This mindset probably comes from how disruptive my childhood was (and the sad thing is, I don't remember the majority of it). My mother was a teen mom. She wasn't ready to be a mom, but she did it anyway. As a result, I was often times neglected by her and my grandparents had to raise me themselves. She never had stable relationships herself- my father wasn't in the picture, she later married my brother's father.

    When I was six and my brother was four, she left us with her parents and ran away with another man (who ended up abusing her for ten years). After she left, my life began to calm down, but she was always in the background and that abandonment has stuck with me my whole life. Like most families, there was always something going on.

    There's been vicious circles of molestation in some branches of my family tree, and I've been informed that my cousin (who was actually younger than me) molested me when we were children. He still claims to be in love with me and tries to be physical whenever we're alone. In the past, I felt guilty that he loved me, guilty that I couldn't return those feelings, disgusted that he found me attractive because he was a relative. Whenever he would touch me, I would freeze up.

    I now try to avoid him whenever possible, and I never, ever allow myself to be alone in the same room with him. I'm still very frightened of him and sometimes become disgusted with us both, even though logically I know it's not really my fault.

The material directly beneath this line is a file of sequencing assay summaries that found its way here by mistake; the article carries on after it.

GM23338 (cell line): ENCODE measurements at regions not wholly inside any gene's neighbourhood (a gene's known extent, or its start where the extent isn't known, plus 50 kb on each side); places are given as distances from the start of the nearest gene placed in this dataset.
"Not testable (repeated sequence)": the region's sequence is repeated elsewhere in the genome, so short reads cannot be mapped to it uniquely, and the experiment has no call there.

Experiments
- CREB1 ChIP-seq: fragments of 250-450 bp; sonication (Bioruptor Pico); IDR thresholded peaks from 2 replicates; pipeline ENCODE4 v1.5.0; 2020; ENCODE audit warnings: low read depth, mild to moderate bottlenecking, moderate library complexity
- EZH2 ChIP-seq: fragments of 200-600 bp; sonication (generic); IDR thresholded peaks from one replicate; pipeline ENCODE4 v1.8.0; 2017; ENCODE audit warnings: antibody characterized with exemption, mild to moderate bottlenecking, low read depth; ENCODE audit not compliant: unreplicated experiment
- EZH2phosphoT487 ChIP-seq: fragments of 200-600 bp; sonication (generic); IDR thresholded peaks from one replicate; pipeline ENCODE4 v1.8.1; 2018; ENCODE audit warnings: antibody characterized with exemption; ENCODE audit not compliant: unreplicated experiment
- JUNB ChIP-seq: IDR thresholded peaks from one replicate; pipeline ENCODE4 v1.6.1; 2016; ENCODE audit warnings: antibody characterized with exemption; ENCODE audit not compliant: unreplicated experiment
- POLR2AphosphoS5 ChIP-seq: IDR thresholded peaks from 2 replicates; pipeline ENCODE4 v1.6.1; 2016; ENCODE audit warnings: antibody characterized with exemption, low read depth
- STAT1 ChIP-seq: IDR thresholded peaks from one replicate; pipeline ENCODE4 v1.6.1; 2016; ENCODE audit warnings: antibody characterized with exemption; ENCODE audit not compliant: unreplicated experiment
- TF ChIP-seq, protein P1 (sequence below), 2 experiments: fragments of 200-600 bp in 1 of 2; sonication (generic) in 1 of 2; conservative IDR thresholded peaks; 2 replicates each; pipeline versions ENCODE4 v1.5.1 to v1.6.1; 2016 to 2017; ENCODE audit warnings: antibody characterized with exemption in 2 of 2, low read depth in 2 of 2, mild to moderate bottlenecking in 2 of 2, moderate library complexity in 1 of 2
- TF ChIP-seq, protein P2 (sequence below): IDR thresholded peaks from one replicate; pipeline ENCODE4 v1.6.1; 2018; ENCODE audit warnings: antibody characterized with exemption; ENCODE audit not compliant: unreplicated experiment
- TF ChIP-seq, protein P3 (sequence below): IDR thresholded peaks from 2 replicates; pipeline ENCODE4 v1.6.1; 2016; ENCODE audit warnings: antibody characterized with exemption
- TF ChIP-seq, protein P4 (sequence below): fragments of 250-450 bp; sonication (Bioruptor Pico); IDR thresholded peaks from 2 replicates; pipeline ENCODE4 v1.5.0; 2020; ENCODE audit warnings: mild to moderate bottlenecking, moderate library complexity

I try to be as honest with myself as possible. I try not to feel guilty when I relapse, because that only brings me down more and increases the likelihood of me relapsing again.

    Right now, my goal is to try to get longer intervals between my relapses. I think I'll always have thoughts of hurting myself, but the more times I can get past those thoughts instead of acting on them, the better. I don't really think there's some magical cure for this.

    It's been about a month since my last relapse. I've been able to let myself cry more. I've been able to call my friends at odd hours to talk, because my well being is worth their time- which was a hard realization for me to come to. Friends help each other, that's what they're there for. There's no reason to feel ashamed or guilty for reaching out for help. I really do think being able to openly and honestly talk about my problems helps.

    Everyone has their thing that keeps them down- everyone.

    I think the best we can do is understand ourselves and our behavior, and maybe, through some miracle, we can reach an understanding of self that allows us to finally move past the action of harming ourselves. We can only try.